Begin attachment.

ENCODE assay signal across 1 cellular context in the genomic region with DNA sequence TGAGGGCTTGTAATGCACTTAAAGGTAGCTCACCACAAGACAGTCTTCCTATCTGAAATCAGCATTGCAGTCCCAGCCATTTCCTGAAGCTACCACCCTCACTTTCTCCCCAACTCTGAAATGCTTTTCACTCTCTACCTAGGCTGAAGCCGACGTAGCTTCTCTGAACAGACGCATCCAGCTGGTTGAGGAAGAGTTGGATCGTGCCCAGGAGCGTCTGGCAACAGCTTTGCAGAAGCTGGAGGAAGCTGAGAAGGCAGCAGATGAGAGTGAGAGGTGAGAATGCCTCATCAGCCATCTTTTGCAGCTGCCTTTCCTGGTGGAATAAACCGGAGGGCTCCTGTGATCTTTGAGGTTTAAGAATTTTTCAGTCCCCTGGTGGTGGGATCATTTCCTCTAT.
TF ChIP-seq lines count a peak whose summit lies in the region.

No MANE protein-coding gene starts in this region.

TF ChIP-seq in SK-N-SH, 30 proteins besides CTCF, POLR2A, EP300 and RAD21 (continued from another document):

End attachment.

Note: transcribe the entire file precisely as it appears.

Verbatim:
ENCODE assay signal across 1 cellular context in the genomic region with DNA sequence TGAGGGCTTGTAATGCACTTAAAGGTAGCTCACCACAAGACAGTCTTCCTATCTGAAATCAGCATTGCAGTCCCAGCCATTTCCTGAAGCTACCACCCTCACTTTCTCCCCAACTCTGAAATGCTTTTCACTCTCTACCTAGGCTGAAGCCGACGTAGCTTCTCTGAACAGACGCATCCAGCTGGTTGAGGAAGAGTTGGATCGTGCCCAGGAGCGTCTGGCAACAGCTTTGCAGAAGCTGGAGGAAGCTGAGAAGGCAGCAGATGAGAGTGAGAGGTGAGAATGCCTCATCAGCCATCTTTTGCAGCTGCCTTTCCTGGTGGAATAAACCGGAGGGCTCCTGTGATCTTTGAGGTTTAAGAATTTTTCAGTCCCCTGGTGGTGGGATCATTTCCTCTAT.
TF ChIP-seq lines count a peak whose summit lies in the region.

No MANE protein-coding gene starts in this region.

TF ChIP-seq in SK-N-SH, 30 proteins besides CTCF, POLR2A, EP300 and RAD21 (continued from another document):